PUBLISHED: 16:59 09 November 2018 | UPDATED: 17:12 09 November 2018
Friends and family carry Jon Collins’ coffin, adorned with a frog and a rabbit mask, into the chapel at the Norfolk Bluebell Wood Burial Park at Hainford. Mr Collins died at an incident at Banham Poultry. Picture: DENISE BRADLEY
Copyright: Archant 2018
Family and friends yesterday paid an emotional farewell to Jon Collins, the pest control worker killed at Banham Poultry.
Mr Collins, 34, lived in Watton with his fiancé of 11 years and three young children.
Played in to Norfolk Bluebell Wood Burial Park in Hainford by ‘Goodbye’ by Slipnot, Mr Collins’ coffin was adorned by two large masks depicting a frog and rabbit, which were frequently worn by Mr Collins and a friend at social occasions.
Guests at the funeral were encouraged to wear colourful and casual clothing, as he had disliked formal attire.
A tribute read by John Blackman, a civil celebrant, described Mr Collins as an obviously well loved person and ‘super dad’ with a happy disposition and strong sense of justice.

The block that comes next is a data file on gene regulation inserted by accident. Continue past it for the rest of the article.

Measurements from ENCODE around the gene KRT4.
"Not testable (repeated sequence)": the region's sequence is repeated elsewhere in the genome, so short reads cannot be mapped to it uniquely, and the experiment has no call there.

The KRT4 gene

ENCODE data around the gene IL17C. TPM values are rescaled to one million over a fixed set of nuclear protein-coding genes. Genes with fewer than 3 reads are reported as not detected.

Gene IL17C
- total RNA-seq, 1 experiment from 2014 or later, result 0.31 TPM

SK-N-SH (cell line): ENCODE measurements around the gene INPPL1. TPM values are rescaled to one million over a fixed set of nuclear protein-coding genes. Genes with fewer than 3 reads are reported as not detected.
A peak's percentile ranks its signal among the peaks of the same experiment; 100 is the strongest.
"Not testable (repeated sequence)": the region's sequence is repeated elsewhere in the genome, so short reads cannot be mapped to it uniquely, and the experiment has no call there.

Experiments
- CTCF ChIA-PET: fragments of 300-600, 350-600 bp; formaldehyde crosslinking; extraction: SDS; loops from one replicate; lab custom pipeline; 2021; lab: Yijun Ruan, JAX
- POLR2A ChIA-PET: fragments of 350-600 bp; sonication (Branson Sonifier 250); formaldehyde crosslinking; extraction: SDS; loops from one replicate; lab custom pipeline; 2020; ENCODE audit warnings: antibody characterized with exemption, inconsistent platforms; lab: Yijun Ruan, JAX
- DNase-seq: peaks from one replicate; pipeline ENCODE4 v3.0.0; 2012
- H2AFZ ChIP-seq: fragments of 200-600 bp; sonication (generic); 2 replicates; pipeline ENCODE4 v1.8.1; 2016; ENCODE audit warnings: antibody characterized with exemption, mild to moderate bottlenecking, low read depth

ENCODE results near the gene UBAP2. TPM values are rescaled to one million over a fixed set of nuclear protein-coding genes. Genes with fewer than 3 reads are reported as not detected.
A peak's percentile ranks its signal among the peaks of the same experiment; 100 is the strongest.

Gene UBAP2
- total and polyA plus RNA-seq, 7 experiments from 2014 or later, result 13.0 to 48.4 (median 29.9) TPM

Mr Blackman said Mr Collins was one of three siblings, with a number of foster siblings. His mother died from Cancer when he was eight, which Mr Blackman said had a lasting effect, and created a particularly strong bond with his older sister. Mr Collins was also described as prone to getting injured, in part due to his love of extreme sports.
Other passions included fishing and metal music, which was played during the service, including Freak On A Leash by Korn and Tribute by Tenacious D.
However Mr Blackman said Mr Collins’ greatest love was for his family, and described how one of his favourite jobs was as a binman, partly due to the early hours allowing him to spend more time with his children.
Mr Collins had previously been a carpenter, but his last job was working for Ecolab, starting in January of this year.
Mr Blackman said: “It was a real challenge initially for him as there was a lot to learn. Jon wasn’t always sure he could do it but of course he did. He liked and respected his colleagues who returned the compliment, which was enough for Jon and he found that elusive job satisfaction.
“Jon passed doing his job, a tragedy that will never be forgotten and probably never really reconciled by any of us. Jon was a fine young man, a man taken in his prime.”
The service was followed by a committal at St Swithin’s Church in Frettenham, and a celebration of life at the nearby St Faiths Centre.
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